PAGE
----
Vitamin content comparison
Brown sugar is mainly deprived of vitamins, although we can measure trace amounts of the vitamin B complex. However, this amount is close to negligible.
Honey, on the other hand, has 0.5mg of vitamin C per 100g. Relative to the quantity consumed, this amount of vitamin C is not very remarkable but also not negligible.
Mineral content comparison
Brown sugar contains 83mg of calcium, and the daily requirement for calcium is 1000mg. Brown sugar also contains some amounts of manganese, iron, and potassium.
Honey contains more manganese compared to brown sugar. However, both these amounts are not remarkable. Honey has negligible amounts of calcium, iron, potassium, and other minerals included.
Brown sugar is composed of pure carbohydrates, mainly sugars, which are the main factor in increasing blood sugar levels. Therefore, during diabetes, it is best to avoid it.
Honey in moderate amounts has proven to provide glycemic control and protection against diabetes complications on the body organs in patients suffering from type 2 diabetes. (1)
A study showed that mixing low amounts of honey with metformin, the most prescribed drug for diabetes, has enhanced its effects. (2)
These are due to active compounds present in honey; however, the amount of sugar causes an increase in blood sugar levels. This is why lower amounts of honey are recommended so that the sugar levels do not exceed red mark levels.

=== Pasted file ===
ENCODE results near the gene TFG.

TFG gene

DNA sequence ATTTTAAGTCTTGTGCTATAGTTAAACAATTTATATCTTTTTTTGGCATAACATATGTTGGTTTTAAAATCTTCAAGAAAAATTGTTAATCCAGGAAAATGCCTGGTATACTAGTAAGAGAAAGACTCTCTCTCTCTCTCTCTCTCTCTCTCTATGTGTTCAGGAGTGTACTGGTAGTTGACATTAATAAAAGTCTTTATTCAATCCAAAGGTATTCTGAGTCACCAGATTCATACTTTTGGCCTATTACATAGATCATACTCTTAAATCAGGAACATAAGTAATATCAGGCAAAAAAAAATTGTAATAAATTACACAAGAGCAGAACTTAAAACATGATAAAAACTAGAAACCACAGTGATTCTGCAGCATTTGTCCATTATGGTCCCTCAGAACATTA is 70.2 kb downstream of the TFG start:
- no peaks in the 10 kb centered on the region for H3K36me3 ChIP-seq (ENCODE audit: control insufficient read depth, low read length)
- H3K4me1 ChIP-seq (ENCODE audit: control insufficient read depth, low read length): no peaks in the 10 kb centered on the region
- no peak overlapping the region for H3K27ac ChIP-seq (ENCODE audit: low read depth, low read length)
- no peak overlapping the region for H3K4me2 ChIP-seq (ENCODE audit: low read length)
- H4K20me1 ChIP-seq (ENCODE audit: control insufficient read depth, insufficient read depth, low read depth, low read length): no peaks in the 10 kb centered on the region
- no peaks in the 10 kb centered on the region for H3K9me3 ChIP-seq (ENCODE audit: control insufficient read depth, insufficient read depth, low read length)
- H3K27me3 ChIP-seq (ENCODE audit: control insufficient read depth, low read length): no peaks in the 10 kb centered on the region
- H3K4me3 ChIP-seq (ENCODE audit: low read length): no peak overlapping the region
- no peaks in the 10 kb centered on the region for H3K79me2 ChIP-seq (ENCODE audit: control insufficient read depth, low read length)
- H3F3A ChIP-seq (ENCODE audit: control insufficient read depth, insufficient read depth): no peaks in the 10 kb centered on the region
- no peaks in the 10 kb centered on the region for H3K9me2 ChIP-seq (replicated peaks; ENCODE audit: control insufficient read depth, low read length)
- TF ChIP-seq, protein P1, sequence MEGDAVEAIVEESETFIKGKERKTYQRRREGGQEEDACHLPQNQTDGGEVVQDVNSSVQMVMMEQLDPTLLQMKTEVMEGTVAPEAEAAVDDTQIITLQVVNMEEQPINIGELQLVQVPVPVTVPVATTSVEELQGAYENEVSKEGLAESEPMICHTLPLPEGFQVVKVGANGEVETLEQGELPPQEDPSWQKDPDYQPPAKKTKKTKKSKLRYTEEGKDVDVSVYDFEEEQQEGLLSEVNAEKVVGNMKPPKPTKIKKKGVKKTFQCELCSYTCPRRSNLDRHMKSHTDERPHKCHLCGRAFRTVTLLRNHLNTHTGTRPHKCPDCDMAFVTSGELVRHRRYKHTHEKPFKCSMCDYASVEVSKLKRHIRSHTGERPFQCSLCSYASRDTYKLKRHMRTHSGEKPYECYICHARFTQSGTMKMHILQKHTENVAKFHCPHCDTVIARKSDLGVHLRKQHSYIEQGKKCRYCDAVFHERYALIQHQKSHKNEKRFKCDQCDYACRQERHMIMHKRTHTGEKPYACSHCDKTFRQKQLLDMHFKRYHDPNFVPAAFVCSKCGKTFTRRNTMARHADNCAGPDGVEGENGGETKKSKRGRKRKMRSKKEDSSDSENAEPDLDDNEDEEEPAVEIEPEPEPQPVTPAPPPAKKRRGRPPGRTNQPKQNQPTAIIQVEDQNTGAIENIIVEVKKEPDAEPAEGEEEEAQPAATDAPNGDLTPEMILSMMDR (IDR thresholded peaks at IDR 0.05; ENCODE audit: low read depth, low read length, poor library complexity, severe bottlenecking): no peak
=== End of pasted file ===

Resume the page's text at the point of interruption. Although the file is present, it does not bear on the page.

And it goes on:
A high sugar intake, including brown sugar, leads to hypertension and metabolic syndrome, which is a risk factor for atherosclerosis (3). In contrast, non-sugar components of honey may reduce atherosclerosis risk factors (4).
Consuming honey in small to moderate amounts reduces the risk of developing hypertension when compared to brown sugar consumption (5).
In addition, according to this study, polyphenols in honey reduce the risk of coronary heart disease through three major mechanisms: improving coronary vasodilation, decreasing platelet clotting ability, and lowering LDL (bad cholesterol) levels in the blood (6). These effects are unknown for brown sugar.
Consumption of high sugars, including brown sugar, increases the risk of obesity. The increase in the risk is mainly due to developing leptin resistance, which is resistance to the hunger hormone. Thus making the individual more hungry and feel full less often (7).
Honey is proven to reduce obesity and fat deposition risks when used as an alternative to sugars. (8)